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Death and Dying
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The Perfect World >> Values & Beliefs >> Death and Dying

Death and Dying

debby -- Monday, August 12, 2002 -- 12:42:20 AM

For when the center cannot hold

This thread is tagged: death, dying, hospice, caregiving, funeral, memorial
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CalGal -- Sunday, August 11, 2002 -- 07:57:46 PM -- 1 of 4054
I remember a time, back in the late 90s, when I thought nonsense like this mattered somewhat more than I do now. Now I see well-educated people yammering about the birth control choices of their daughters, or gay marriage, and I think they are morons.

My grandmother is dying right now. Sadly, in the last few weeks of life, she drifts in and out of dementia and can't be left alone. This is putting a lot of stress on my mom and her husband, and they have decided to put her into the VA hospital. I am thrilled to report that she gets her own room, gets her own sheets, pillowcases, and everything, and it will cost $20 less a day than the 8 hours of in-home care they were paying for.

My mother, who quite often drives me bugfuck, is handling this all beautifully. I realized that she and her husband were getting a siege mode mentality--doing everything for Mimi since father's day because the assumption was that she would die any minute. Last week I told her that while Mimi probably would die soon, she had already lived nearly two months longer than the "any minute" the doctors had given her to expect, and that she and her husband couldn't keep this schedule up. She thought about it, agreed, and went out looking for a good place. She is thrilled with what she found; she can go visit Mimi at any time, but won't have to deal with the dementia (which is only resistance and unhappiness, not anger).

(Deleted message originally posted by debby on Sunday, August 11, 2002 -- 08:09:08 PM.)

CalGal -- Sunday, August 11, 2002 -- 08:13:51 PM -- 3 of 4054
I remember a time, back in the late 90s, when I thought nonsense like this mattered somewhat more than I do now. Now I see well-educated people yammering about the birth control choices of their daughters, or gay marriage, and I think they are morons.

Wow. I definitely do not want to be around when someone dies, unless the unspeakable happened and Spawn got sick. Not that I'd want it then.

My cousin was just in from out of town and she took care of her mother during her final illness, and my mother is now taking care of Mimi. To me, being around while someone is dying seems like such an...invasion, of sorts.

(Deleted message originally posted by debby on Sunday, August 11, 2002 -- 08:23:06 PM.)

CalGal -- Sunday, August 11, 2002 -- 08:25:02 PM -- 5 of 4054
I remember a time, back in the late 90s, when I thought nonsense like this mattered somewhat more than I do now. Now I see well-educated people yammering about the birth control choices of their daughters, or gay marriage, and I think they are morons.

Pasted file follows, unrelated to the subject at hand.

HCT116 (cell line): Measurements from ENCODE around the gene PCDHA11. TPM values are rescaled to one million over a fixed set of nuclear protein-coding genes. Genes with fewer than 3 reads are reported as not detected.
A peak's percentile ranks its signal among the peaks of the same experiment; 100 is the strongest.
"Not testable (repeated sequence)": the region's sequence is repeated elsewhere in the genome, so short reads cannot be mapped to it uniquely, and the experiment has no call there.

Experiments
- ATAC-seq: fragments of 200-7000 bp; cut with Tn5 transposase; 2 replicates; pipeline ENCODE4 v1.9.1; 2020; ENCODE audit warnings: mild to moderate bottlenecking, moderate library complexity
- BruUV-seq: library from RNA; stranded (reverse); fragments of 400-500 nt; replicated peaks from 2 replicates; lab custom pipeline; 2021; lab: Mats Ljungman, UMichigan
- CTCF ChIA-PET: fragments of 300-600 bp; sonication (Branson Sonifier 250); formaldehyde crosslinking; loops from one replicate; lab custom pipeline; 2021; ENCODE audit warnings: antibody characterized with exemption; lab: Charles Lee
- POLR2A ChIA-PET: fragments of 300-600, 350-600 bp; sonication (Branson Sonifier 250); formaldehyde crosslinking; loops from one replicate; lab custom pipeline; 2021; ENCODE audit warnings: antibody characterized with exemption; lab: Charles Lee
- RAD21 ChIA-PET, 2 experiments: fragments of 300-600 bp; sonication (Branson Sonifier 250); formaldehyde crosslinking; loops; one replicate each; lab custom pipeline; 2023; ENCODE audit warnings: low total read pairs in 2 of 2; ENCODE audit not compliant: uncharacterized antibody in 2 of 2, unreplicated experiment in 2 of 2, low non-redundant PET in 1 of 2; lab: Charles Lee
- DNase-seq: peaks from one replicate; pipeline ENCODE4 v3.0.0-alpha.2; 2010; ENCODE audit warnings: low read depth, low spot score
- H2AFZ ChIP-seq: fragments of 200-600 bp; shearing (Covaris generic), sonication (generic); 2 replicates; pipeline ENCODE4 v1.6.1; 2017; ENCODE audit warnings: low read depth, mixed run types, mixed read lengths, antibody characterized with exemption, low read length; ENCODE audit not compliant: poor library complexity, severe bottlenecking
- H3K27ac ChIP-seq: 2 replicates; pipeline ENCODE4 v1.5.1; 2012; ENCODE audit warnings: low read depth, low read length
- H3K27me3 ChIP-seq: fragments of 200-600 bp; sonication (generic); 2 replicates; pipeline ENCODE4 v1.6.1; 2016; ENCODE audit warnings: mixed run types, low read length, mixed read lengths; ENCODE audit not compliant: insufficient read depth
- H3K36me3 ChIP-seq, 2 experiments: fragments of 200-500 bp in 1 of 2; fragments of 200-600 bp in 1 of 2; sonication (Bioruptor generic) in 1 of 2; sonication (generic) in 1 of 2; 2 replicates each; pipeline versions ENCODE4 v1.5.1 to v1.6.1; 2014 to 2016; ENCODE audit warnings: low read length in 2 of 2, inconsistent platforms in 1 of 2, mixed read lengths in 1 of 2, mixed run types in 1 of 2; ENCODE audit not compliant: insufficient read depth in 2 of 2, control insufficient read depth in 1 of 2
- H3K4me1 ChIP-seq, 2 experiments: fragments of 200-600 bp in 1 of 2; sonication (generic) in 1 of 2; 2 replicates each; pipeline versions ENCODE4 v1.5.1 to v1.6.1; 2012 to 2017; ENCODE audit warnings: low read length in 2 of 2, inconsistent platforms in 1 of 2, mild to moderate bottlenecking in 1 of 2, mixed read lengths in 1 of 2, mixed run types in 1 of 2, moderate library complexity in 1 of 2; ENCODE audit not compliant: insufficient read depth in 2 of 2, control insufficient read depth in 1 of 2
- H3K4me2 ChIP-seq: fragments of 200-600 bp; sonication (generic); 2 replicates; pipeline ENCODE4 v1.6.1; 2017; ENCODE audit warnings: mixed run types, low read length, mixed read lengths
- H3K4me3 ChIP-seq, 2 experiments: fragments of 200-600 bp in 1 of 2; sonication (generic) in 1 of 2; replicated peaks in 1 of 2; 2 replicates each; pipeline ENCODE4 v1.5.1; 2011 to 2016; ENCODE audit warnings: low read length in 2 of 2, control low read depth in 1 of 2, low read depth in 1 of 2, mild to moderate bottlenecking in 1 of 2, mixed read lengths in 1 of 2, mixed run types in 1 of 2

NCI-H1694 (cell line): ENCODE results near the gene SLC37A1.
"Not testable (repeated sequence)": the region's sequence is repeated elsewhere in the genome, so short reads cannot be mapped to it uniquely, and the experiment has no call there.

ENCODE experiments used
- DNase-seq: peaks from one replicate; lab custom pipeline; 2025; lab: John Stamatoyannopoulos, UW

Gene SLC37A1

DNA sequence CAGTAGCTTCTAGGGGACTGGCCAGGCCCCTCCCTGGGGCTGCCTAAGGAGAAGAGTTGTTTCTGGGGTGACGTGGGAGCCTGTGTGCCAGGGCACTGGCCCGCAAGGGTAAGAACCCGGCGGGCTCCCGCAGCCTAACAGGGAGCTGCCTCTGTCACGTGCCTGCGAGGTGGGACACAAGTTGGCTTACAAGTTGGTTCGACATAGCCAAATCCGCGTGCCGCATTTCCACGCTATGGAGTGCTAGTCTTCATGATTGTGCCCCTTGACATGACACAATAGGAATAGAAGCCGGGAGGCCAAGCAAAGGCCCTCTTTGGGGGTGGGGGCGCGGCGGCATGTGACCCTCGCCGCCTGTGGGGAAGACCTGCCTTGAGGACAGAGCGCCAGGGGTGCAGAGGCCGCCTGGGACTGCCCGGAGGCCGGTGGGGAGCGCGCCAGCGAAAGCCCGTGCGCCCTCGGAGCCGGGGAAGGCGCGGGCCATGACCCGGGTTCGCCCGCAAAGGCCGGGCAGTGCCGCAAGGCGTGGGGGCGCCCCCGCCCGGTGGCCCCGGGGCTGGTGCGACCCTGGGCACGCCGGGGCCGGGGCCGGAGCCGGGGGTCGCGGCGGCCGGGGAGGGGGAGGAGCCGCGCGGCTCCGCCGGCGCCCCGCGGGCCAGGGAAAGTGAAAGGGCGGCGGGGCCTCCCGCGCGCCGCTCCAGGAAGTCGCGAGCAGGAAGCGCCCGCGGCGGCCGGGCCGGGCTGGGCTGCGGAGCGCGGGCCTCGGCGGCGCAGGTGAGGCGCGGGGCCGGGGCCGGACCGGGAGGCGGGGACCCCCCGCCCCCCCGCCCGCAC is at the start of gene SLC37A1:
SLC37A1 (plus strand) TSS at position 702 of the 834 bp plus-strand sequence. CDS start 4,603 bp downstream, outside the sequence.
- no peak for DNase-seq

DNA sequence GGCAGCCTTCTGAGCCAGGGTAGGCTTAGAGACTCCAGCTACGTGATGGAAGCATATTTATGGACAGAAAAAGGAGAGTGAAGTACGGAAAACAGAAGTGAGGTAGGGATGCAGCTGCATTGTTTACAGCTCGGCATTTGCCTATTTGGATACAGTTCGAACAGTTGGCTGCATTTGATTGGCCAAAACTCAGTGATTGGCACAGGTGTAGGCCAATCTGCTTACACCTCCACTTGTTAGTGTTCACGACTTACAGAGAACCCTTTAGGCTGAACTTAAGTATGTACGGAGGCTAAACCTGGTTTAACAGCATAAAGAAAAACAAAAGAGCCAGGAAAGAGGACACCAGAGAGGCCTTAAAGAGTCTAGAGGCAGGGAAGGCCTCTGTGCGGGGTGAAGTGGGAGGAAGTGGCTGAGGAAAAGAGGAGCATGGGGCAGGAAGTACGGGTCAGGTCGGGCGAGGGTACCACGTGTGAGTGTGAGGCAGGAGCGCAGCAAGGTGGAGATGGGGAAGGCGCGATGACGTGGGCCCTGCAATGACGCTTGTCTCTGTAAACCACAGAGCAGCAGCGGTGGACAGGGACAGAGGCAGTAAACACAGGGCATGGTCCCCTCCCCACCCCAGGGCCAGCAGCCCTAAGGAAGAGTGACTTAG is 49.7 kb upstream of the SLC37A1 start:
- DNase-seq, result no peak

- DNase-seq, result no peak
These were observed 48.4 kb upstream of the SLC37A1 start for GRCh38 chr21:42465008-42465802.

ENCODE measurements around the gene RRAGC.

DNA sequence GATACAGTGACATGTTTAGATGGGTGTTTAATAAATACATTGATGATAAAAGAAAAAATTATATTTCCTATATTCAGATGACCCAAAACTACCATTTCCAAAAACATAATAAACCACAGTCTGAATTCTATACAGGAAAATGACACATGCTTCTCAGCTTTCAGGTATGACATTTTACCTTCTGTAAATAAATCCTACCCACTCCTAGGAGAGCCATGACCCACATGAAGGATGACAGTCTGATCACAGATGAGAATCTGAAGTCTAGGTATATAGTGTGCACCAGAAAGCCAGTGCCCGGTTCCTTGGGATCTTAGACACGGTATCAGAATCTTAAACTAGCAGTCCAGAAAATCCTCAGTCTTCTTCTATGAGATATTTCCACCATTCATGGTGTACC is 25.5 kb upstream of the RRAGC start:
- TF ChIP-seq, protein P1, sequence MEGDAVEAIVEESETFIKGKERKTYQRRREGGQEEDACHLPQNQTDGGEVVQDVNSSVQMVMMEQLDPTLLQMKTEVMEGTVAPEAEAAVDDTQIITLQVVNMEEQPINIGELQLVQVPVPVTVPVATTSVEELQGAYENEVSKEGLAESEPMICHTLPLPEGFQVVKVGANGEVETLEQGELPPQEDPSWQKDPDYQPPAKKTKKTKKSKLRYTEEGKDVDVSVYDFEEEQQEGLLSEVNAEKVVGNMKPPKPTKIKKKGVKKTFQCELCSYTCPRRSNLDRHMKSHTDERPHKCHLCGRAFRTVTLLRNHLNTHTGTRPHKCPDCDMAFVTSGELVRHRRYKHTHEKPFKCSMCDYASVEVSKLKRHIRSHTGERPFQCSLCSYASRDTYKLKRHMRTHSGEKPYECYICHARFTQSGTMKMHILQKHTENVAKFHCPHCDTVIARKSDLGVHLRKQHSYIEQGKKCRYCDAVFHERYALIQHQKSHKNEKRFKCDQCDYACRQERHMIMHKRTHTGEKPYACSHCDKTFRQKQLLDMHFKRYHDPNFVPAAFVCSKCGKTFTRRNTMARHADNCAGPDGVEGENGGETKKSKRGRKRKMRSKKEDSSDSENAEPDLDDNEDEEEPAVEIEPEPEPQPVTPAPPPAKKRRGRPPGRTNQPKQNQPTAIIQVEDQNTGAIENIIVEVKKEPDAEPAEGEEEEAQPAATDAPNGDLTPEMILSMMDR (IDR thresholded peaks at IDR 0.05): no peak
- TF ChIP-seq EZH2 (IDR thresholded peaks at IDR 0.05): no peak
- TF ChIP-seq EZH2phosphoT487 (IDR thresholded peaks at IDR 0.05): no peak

Oh. Sorry.

I thought I was sympathetic. I was just mulling. I am glad to see you back, I'm sorry things are bad.

Faux Tag, because that's what we're really doing.

(Deleted message originally posted by debby on Sunday, August 11, 2002 -- 08:31:57 PM.)

Lee W -- Sunday, August 11, 2002 -- 10:50:09 PM -- 7 of 4054

Debby, I know I'm chiming in late but I'm so sorry that you are going through this. The finality of death is always shocking and upsetting (it often has a numbing effect for a while) on the ones left behind nomatter what the circumstances. Please take care of yourself.

(Deleted message originally posted by debby on Sunday, August 11, 2002 -- 11:11:19 PM.)

Decca -- Sunday, August 11, 2002 -- 11:57:55 PM -- 9 of 4054
"Lack of the faculty for success in homemaking, while biologically abnormal, is no disgrace."

Debby, I am really sorry. It's nice that you have the emails - I remember how traumatic it was when you lost them the first time.

I was with my grandmother when she died. She was in her second go around with cancer and she decided to stop the chemo and not fight it. She wanted to be at home, not in a hospice, so my mom basically gave up her own life for nine months to help her. Five years later, I have no idea what this was like for mom, except that she makes comments about setting off on an iceburg rather than being a burden to her children.

Anyway, when my grandmother died, she was basically comatose. I have no idea if she knew we were there, but we held her hands until she stopped breathing. It was surprisingly peaceful. It's interesting, Cal, that you feel that might be intrusive, but I think dying alone might be the saddest thing I can imagine.

CalGal -- Monday, August 12, 2002 -- 12:03:53 AM -- 10 of 4054
I remember a time, back in the late 90s, when I thought nonsense like this mattered somewhat more than I do now. Now I see well-educated people yammering about the birth control choices of their daughters, or gay marriage, and I think they are morons.

I think dying alone as in, no one cares whether you live or dies, would be terribly sad. But the actual act, I would rather be with no one else around.